Some Things About Vikings

Last Sunday I went to the Vikings exhibition at the British Museum. This isn’t about myeloma, or my arse, and I’m conscious that I don’t want to start writing up the whole of my life on the internet, which would be frankly weird – but the sub-title of the blog is ‘my life in spite of myeloma’ so I guess it’s that. And it’s about Vikings! Plus the BM is an incredible building, so very easily provides striking photos to add to my ‘London is amazing’ PR mission. Here is the more classic (and Classical) view which I had on arrival, and I’ll close with the 21st Century aspect:


As I’ve been fairly cloistered at home recently for much of the time, part of the fascination for me was seeing the sheer number and diversity of people. Even getting the tube there was fun (all those people! doing stuff and saying stuff!) and the influx of visitors to the Brisith Museum is quite something to watch: the world comes to London.

I’m a little against the clock in writing this post as I have to go out shortly: a rare Saturday night out on the town involving dressing up and cocktails (or rather cocktail singular in my case). Thankfully, Dex is my friend here as I’ve had two doses in the last twenty-four hours so generating words is not a problem, even if the coherence and focus may be. But this will be pretty brief: I was also pretty dopey when I went round the exhibition and can therefore tell you more about the cake and coffee we had beforehand and how great the Members’ Room turns out to be than I could tell you anything comprehensive and/or factual about the Vikings. Still, I did take a few (illegal, shh) photos and retained a few things in my head which may or may not be true and accurate, so here they are, Some Things About Vikings as gleaned by a drugged up Helga the Great. If you’d like to know something with a higher factual content, I highly recommend the exhibition. Or, indeed, wikipedia.

Thing One:

They got about a bit, in both senses of the phrase. Or a lot, really. As far as North Africa, Caucasusy sort of places, and stuff. Lots of maps in the exhibition, and arrows, and series of images showing all the arrows moving over time. Impressive stuff. And yes, the unfortunate phrase that comes to mind with Vikings is ‘raping and pillaging’ but this guy who went to Dublin sounds a little more romantic than that:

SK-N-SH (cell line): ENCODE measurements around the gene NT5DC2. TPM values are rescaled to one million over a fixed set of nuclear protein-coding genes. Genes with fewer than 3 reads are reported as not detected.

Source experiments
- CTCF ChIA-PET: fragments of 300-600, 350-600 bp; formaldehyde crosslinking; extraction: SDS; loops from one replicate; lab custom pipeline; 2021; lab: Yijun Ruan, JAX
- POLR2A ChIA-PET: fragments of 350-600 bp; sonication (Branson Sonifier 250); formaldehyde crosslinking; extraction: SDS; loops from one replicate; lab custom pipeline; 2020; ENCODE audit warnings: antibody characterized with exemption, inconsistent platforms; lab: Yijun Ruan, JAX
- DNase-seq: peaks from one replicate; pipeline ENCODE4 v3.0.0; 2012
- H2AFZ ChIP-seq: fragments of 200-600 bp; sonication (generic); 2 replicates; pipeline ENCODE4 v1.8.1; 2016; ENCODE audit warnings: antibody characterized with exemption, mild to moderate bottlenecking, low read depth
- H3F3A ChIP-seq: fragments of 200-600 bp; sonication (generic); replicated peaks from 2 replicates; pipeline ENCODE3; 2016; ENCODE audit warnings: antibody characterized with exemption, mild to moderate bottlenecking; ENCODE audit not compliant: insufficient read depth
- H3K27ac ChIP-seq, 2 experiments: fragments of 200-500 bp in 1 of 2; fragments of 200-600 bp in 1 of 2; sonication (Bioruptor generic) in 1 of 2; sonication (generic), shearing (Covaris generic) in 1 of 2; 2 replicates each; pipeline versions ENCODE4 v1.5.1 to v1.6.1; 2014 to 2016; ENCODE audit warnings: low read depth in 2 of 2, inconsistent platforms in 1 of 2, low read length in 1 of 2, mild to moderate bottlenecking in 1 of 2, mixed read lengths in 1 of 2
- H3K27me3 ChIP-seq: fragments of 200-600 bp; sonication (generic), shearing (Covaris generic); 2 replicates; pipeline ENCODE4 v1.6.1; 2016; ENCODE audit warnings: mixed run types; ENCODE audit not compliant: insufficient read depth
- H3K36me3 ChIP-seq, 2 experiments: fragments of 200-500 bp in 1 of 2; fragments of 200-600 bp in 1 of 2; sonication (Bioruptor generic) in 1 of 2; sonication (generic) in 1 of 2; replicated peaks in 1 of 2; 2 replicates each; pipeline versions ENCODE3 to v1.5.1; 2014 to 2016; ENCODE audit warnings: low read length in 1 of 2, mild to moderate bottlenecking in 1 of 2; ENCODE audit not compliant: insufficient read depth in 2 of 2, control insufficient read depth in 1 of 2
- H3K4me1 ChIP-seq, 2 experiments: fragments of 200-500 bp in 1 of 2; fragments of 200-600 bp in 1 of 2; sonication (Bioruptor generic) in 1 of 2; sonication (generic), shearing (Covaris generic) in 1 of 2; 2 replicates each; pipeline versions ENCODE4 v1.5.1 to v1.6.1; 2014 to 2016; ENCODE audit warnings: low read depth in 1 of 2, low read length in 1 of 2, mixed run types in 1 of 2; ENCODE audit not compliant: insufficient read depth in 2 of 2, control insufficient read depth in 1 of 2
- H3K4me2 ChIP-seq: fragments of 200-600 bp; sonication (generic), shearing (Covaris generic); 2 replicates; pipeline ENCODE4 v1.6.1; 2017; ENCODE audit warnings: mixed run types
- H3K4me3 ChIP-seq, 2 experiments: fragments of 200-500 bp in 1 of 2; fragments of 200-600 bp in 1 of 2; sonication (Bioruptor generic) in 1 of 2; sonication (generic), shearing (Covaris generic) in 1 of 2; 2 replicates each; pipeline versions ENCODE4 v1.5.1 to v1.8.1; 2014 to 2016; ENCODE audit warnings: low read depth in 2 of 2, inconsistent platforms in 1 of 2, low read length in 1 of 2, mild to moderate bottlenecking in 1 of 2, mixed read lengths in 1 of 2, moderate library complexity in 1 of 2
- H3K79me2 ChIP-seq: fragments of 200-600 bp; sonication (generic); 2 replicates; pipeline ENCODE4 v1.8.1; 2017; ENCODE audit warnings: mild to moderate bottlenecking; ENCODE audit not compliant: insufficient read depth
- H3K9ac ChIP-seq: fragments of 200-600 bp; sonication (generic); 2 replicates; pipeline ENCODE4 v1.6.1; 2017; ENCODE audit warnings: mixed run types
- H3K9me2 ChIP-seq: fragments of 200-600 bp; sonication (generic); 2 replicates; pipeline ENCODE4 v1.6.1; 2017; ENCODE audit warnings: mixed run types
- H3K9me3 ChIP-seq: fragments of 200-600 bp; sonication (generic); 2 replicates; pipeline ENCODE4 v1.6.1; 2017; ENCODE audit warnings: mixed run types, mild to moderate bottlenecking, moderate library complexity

Poor old women of Trondheim eh? Or maybe a lucky escape.

Thing Two:

As is already clear above, they had some brilliant names (Magnus ‘Barelegs’ Olafsson, King of Norway, if you can’t read the tiny print: I guess that signifies he was well’ard in view of Norway’s climate). Other fine examples included Einar Belly-Shaker. On the other hand, what we used to spell as Canute in the UK is nowadays transliterated as Cnut, which you have to be very careful in typing.

I’m going to have to get more creative with my aliases for friends on this blog…

Thing Three:

They also loved metaphors! See below. A little fuzzy due to a combination of my over-excitement and the roving museum police who quite rightly tell you off for taking photos: if you can’t read it, the gist is that they had things called ‘kennings’ which were metaphors.


I  love  the ‘wolf-gracious’..

Thing Four:

Shock horror:  helmets may not have had horns on, or rarely. This may be a   romanticised  misconception promulgated in the 1800s and perpetuated since then. Their helmets looked a little more Norman:


I’m still not changing my profile pic.

Thing Five:

They had massive swords and liked fighting. This bodes well for me, and ill for Myeloma the Puny:


They sometimes went a bit mental and fought naked. This turns out to be the derivation of the phrase ‘berserk’. See below, if it’s not too small to read.


On dex, I do a good berserk, although I don’t think I’ll go as far as nakedness and shield-chewing. I don’t even have a shield.

I think that’s it, in terms of Things About Vikings.

To close, here is the Normal Foster roof which now sits over the Great Court, completed in 2000 for the Millennium celebrations. It’s absolutely stunning, and I’m no skilled photographer but simply pointing your iphone at it in the late evening sun gives you images like this:




If  you’re  really lucky, hanging out  in the Great Court you can also observe the creme de la creme of London  society having animated intellectual conversations:


OK, so ”brief” hasn’t really happened.  I blame the Dex. I hope you’ve enjoyed it.

I also now have19 minutes to eat,  wrap  a present and glam up before getting the bus and tube.

Oh  Cnut.

Helga the Late x